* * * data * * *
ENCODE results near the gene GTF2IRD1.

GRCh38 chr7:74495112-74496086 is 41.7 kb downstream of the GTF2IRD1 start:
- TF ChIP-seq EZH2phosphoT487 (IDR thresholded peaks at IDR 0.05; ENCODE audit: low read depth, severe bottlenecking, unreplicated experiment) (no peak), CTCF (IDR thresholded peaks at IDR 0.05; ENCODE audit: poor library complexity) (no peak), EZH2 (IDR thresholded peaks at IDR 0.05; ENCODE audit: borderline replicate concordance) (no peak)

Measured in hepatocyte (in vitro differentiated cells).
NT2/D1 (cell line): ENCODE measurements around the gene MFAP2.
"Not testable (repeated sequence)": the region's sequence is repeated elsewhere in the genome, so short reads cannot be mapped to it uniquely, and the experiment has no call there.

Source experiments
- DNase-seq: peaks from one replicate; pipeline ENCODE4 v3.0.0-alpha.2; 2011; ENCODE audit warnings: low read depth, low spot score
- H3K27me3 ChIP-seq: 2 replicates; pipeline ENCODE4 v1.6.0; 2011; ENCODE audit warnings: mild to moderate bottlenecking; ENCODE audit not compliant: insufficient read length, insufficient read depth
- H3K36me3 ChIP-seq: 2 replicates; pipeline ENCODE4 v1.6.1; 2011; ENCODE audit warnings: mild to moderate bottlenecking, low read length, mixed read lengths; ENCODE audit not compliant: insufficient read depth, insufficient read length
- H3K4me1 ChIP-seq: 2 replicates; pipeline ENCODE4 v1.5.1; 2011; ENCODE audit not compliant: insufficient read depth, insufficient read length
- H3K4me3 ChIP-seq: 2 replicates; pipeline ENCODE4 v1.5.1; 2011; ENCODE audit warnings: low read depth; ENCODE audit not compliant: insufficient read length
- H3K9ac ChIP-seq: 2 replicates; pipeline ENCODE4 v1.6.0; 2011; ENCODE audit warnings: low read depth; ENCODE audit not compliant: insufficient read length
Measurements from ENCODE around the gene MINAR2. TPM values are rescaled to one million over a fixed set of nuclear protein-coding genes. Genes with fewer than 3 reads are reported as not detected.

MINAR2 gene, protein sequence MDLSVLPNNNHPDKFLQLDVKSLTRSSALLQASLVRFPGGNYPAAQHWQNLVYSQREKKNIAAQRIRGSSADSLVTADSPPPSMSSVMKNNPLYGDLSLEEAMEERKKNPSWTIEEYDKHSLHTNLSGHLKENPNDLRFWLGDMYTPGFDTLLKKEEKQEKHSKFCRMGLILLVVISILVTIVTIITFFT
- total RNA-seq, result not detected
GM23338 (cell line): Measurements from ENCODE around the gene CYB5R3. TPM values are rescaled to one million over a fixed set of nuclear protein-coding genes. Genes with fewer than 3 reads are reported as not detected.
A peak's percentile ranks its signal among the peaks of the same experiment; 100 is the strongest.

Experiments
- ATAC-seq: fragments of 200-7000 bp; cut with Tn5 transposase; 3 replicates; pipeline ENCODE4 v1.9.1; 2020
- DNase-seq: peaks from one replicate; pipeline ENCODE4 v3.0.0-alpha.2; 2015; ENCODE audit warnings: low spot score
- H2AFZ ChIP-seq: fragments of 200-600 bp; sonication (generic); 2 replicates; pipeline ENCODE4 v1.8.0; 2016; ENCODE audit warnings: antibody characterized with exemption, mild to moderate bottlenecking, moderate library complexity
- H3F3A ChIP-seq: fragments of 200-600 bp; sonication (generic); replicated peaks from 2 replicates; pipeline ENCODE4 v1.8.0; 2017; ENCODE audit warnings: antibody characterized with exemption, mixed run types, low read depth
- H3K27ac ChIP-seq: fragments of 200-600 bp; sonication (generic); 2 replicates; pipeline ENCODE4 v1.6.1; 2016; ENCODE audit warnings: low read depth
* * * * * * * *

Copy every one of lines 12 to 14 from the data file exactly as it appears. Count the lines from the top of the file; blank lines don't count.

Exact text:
- H3K4me3 ChIP-seq: 2 replicates; pipeline ENCODE4 v1.5.1; 2011; ENCODE audit warnings: low read depth; ENCODE audit not compliant: insufficient read length
- H3K9ac ChIP-seq: 2 replicates; pipeline ENCODE4 v1.6.0; 2011; ENCODE audit warnings: low read depth; ENCODE audit not compliant: insufficient read length
Measurements from ENCODE around the gene MINAR2. TPM values are rescaled to one million over a fixed set of nuclear protein-coding genes. Genes with fewer than 3 reads are reported as not detected.